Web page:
ATLANTA — A minister jailed for ordering children in his congregation to be whipped "because the Bible allows it" has focused renewed attention on corporal punishment, an issue that is as old and as controversial as scripture itself.

Though spanking and harsher forms of physical discipline have been part of American culture for centuries, the debate over whether adults should have the right to strike a child has created tension between those who firmly believe in its benefits and those who consider it abuse.

Nowhere has the issue been more volatile than in the South, where corporal punishment is deeply rooted in fundamental Christian values and is practiced openly by parents anywhere a child might become unruly, from the grocery store to the playground.

While the law says that no one has the right to physically harm another person, most states give parents wide latitude when it comes to discipline.

The case involving Rev. Arthur Allen Jr., pastor of the House of Prayer in Atlanta, authorities said, is one in which authority was clearly abused. Allen, 68, was charged last week with cruelty to children for ordering the whippings of two young church members because they had been unruly in school.

Police testified at a hearing Wednesday that the two boys were whipped at the direction of Allen, and that children were suspended by their hands and arms and beaten with switches, sticks or belts as punishment.

Authorities removed 42 children ranging in age from 5 months to 17 years from the church and their parents' custody after investigators learned of the alleged abuse. Six church members also were charged and additional charges are pending involving other children.

Allen, who authorities said exerts tremendous influence over his congregation, also has come under fire for approving marriages for girls as young as 14, which is illegal in Georgia.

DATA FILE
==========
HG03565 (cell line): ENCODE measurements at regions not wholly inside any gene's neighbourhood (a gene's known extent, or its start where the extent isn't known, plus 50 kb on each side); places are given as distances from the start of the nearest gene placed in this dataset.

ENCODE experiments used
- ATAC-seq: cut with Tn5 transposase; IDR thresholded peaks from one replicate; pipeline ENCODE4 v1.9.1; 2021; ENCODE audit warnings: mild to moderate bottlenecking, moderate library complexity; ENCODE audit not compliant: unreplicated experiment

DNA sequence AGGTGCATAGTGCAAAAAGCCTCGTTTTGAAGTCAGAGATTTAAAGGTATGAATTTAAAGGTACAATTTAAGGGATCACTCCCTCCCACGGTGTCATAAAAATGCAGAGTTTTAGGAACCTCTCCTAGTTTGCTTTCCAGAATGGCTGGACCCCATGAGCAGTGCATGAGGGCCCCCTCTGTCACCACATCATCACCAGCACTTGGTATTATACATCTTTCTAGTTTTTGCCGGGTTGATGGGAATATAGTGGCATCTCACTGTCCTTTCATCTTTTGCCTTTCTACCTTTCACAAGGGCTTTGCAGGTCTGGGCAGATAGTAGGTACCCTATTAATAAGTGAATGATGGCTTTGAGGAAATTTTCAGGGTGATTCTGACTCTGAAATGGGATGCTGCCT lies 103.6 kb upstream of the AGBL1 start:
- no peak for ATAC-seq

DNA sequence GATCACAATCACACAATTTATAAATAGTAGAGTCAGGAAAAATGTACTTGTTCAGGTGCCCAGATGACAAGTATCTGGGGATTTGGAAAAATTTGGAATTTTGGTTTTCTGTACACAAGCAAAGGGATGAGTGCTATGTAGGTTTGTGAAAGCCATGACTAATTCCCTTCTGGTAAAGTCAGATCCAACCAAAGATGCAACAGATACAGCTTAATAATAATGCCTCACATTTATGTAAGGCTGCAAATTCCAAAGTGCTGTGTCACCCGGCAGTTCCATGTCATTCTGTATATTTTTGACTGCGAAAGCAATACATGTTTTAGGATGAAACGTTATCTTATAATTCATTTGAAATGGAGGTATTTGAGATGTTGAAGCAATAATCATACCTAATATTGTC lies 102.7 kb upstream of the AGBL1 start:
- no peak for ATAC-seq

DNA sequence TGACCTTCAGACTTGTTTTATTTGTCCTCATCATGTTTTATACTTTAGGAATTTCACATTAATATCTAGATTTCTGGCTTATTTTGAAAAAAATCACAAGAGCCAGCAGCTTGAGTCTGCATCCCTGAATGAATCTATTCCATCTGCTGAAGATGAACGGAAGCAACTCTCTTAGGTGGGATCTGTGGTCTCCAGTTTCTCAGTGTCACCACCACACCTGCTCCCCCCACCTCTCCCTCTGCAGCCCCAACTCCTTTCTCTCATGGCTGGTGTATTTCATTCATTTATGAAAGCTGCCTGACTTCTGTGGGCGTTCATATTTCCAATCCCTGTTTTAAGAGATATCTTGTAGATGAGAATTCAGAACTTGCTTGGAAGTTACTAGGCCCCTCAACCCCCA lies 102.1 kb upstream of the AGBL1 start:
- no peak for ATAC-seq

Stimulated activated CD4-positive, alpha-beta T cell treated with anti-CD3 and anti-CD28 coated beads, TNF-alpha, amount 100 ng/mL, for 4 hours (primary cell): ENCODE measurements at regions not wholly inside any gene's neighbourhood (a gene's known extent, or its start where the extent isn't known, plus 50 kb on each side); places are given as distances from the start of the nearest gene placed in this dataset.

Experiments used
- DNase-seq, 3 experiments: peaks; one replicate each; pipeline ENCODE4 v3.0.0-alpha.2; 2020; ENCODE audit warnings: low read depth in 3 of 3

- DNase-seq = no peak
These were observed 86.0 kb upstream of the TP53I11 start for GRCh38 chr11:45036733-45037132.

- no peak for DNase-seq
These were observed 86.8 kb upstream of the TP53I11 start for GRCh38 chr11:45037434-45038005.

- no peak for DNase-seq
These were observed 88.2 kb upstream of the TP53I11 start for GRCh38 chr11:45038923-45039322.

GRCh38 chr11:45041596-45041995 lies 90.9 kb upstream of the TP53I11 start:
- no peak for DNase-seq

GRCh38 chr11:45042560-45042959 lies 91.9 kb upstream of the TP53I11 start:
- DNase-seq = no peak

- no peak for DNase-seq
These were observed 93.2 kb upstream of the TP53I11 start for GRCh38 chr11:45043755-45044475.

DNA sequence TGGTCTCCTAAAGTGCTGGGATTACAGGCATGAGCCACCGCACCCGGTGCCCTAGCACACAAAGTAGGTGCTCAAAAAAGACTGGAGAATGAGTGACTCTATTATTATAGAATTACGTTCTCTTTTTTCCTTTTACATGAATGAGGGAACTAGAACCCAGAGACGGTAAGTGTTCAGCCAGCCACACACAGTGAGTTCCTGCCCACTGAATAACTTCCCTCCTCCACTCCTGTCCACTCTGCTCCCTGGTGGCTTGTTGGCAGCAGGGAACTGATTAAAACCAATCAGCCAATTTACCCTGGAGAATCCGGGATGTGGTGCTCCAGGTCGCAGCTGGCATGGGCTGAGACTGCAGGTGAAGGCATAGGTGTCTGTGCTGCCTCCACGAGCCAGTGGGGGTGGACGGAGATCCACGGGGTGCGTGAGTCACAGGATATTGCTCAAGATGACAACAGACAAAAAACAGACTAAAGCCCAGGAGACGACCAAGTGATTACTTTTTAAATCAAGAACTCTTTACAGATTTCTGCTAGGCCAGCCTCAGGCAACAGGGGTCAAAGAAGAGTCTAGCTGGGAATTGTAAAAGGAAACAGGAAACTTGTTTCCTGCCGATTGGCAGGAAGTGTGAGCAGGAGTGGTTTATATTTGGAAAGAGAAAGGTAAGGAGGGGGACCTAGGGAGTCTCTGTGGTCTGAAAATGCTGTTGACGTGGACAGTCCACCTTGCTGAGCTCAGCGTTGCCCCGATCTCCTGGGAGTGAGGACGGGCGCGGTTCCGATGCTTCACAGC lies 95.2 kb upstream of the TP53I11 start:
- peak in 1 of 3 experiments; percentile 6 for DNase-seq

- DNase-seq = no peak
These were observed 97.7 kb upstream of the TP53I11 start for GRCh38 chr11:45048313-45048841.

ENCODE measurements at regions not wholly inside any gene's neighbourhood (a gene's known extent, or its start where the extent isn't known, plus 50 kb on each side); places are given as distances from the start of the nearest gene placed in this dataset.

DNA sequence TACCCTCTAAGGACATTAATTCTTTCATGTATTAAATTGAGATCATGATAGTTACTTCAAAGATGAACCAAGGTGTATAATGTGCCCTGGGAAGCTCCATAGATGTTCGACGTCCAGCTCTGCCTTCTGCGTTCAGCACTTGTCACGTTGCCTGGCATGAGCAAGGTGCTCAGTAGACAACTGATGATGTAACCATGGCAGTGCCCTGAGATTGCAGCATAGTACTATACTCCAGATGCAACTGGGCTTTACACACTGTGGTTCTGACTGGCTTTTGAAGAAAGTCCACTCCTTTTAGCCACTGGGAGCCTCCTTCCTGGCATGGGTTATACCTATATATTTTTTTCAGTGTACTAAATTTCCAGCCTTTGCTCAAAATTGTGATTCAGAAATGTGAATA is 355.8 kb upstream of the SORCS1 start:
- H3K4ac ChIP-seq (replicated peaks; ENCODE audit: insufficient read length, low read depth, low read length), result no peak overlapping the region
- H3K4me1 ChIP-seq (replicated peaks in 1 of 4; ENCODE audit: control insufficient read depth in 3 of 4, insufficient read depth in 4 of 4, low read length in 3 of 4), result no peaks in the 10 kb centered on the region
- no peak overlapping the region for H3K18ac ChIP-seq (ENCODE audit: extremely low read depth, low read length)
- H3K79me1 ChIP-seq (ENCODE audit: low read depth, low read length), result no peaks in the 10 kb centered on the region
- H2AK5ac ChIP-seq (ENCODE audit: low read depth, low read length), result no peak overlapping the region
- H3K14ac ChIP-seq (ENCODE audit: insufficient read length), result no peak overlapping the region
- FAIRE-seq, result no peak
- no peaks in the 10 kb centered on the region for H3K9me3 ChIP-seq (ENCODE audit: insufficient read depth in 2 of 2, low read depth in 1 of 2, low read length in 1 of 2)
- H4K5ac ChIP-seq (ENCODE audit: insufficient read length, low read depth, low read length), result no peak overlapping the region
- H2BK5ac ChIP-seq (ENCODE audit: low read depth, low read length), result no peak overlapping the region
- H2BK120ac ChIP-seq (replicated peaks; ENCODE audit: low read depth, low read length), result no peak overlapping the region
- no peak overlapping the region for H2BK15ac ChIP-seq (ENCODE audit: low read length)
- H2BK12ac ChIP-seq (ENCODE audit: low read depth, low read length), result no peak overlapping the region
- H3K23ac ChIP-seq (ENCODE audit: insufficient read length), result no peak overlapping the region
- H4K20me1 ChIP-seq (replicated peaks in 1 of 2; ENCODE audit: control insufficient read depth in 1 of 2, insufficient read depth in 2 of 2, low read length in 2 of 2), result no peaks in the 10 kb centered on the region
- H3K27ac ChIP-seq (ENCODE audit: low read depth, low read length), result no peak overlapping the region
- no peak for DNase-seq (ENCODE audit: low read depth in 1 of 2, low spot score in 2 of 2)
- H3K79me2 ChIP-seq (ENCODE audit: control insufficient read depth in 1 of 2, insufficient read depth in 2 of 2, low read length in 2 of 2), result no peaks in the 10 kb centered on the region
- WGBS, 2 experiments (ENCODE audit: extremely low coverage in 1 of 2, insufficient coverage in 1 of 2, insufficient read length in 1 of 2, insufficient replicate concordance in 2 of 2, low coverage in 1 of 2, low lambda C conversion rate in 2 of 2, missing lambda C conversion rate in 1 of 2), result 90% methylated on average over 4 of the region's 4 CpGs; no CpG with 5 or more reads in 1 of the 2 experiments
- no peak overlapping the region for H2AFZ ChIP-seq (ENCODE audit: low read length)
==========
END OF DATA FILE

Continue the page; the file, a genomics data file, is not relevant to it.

Allen, who served 20 days in jail in 1993 after ordering church members to beat a 16-year-old girl, acknowledged that he instructs parents to whip unruly children and that he has no plans to discontinue such corporal punishment at his 130-member church.

"The Bible says, 'Withhold not correction from the child: for if thou beat him with the rod, he shall not die,' " Allen said, quoting scripture that he said gives parents the right to use corporal punishment. "We use this as a last resort when everything else fails. It's not something we do on a regular basis."

Irwin Hyman, a professor of school psychology at Temple University in Philadelphia, said corporal punishment is most common in the United States and Canada. The United States, he said, "has the highest rate of spanking, leaving more bruises and welts than any other country we studied."

Although the number of parents who use corporal punishment on children over age 12 has decreased dramatically, an overwhelming majority of them continue to spank toddlers, according to Murray Straus, a professor of sociology and director of the Family Research Laboratory at the University of New Hampshire. In Straus' most recent study, conducted in 1995, 94 percent of parents reported using corporal punishment at least once with toddlers, a figure that was relatively unchanged since the first study two decades earlier.